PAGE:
Sure, these days it would be terrible game design, but this harkens back to a time three decades ago when games like this were revolutionary. The same core gameplay hasn’t really changed, it’s just been remapped to the wheel-based menu and less prominent use of screen real-estate. It takes some getting used to, but after an hour of exploring Castle Shadowgate, I wasn’t fumbling with the menu system any longer, quickly accessing my hotkeys and whatever inventory or spell I needed at the time.

As you solve puzzles and progress from room to room, your map will automatically update, showing you how every room in the castle connects. While there’s no option to fast travel, be ready for a lot of backtracking throughout your adventure, sometimes having to go all the way back to the very first handful of scenes to solve puzzles later in the adventure. This does become annoying, as it takes a moment for every scene to load, and I constantly had to recheck my map for the correct path, though it’s part of that classic experience.

Part of Shadowgate’s original charm was how many different ways you could die. Pull the wrong lever? Dead. Went down a random ladder? Dead. Didn’t pick up the shield before a dragon breathed fire? Dead. Your torch fizzled out? Dead. You get the idea. Keep in mind, this was back in a time where not many games ever did something like this, especially on NES at the time. This new Shadowgate is no different on the harder difficulties, and you’ll want to make very good use of the quick saves and loads. And yes, the torch mechanic returns, so you better make sure to always keep that flame going.

A puzzle game at heart, Shadowgate didn’t simply settle for pretty new painted scenery but keep all the same puzzles. Quite the opposite in fact. A handful of the puzzles have a familiar feeling, but aren’t solved in nearly the same way as the original. It’s a great fan service to original fans, but allows for a new experience. I’d actually guess that the vast majority of the puzzles are new.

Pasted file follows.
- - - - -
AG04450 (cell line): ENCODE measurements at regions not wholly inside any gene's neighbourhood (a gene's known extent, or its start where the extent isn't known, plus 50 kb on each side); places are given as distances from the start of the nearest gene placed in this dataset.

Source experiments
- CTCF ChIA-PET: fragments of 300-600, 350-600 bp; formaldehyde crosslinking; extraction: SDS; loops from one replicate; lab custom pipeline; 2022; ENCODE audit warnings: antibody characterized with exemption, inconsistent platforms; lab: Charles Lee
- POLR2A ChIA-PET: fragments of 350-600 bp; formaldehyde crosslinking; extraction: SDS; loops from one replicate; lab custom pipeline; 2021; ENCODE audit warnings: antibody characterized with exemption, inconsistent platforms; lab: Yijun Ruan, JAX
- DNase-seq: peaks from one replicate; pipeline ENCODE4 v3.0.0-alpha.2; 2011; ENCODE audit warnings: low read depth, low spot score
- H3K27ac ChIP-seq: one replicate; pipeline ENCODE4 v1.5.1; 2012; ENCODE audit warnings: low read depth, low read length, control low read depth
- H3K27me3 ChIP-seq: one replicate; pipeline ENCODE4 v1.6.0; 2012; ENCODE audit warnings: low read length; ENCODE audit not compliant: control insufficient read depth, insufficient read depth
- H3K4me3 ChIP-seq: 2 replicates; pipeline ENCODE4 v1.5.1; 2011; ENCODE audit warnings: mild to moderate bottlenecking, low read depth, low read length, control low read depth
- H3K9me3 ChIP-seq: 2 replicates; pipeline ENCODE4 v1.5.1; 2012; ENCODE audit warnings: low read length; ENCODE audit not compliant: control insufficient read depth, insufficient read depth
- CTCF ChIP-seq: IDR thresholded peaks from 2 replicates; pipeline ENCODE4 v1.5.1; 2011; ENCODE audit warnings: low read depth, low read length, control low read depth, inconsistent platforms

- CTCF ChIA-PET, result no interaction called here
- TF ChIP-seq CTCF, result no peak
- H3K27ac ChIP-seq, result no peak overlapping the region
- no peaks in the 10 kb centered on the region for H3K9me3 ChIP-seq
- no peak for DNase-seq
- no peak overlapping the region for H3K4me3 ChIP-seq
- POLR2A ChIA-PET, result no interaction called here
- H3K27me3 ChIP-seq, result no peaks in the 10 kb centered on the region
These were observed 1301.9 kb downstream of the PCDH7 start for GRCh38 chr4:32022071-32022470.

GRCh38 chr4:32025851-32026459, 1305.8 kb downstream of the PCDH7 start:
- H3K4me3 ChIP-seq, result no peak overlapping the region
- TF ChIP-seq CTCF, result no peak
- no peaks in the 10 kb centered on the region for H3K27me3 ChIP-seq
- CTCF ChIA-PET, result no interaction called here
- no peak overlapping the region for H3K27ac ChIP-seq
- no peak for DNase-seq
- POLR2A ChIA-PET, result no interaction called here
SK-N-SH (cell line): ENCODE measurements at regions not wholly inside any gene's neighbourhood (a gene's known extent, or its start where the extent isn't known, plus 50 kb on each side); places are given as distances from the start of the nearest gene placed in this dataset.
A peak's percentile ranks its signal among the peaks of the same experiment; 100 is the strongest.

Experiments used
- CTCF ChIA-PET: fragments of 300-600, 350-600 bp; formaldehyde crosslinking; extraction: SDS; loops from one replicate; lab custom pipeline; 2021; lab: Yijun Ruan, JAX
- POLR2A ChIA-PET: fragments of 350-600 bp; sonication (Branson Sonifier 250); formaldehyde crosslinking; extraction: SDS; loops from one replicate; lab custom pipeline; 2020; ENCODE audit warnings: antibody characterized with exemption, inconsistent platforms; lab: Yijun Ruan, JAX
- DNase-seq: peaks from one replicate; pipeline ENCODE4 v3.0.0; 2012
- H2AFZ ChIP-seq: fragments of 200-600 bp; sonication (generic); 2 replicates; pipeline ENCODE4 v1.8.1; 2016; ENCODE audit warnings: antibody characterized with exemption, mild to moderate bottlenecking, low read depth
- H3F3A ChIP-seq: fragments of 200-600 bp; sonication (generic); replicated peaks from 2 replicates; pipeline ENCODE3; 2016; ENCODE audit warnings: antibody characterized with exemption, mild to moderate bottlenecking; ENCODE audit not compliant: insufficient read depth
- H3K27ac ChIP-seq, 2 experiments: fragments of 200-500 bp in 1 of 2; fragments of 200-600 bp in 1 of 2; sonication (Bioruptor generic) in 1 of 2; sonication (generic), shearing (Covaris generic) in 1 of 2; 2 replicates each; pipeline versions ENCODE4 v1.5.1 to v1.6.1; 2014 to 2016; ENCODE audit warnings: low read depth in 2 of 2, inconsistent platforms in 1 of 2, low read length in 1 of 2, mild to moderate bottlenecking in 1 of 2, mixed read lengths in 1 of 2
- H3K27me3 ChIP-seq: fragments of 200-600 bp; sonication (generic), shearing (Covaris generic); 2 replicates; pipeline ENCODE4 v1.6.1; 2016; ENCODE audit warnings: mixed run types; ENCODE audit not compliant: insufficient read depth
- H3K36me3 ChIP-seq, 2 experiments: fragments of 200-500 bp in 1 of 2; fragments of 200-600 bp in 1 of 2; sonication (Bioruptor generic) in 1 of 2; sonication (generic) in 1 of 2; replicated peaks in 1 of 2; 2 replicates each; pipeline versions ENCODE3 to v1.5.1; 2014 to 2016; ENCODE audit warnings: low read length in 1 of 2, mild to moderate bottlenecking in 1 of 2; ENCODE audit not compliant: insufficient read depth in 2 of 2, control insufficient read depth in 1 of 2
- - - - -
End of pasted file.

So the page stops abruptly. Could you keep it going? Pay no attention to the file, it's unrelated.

Many of the puzzles are actually quite challenging and had me trying every combination and spell I could think of. A handful of times I became actually completely stumped, having to resort to a walkthrough online, which I’m not ashamed to admit, as I would have never figured them out on my own. Some solutions are very obtuse, though maybe I just missed something along the way, nevertheless, I never became overly frustrated, I just wish there was a little more guidance when needed.

The cutscenes are backdrops that are hand painted with beauty, and I even recognized many of the scenes when compared to the original 8-Bit versions. It brought a smile to my face a few times, recognizing what exact room I was in from the classic, though much more modern and prettier. The real star of Shadowgate though is its soundtrack. Sure, I’m bias and much prefer the original Hiroyuki Masuno chiptune versions, but they did a fantastic job at also modernizing the audio, making it still recognizable at the same time much like the graphics. Sure the voice acting isn’t top notch, but the soundtrack is absolutely worth the price of admission if you want a trip down memory lane.

I didn’t realize how much I really loved the original Shadowgate until I started up this remake and heard the iconic opening music. If you were like me and grew up on the original Shadowgate, you owe it to yourself to pick this version up to experience the difference three decades can make. If you’re new to the title or genre, it’s still a great investment that will challenge your puzzle solving skills, even if it can be a little obtuse at times.




Overall: 8.5 / 10
Gameplay: 8.0 / 10
Visuals: 8.5 / 10
Sound: 9.8 / 10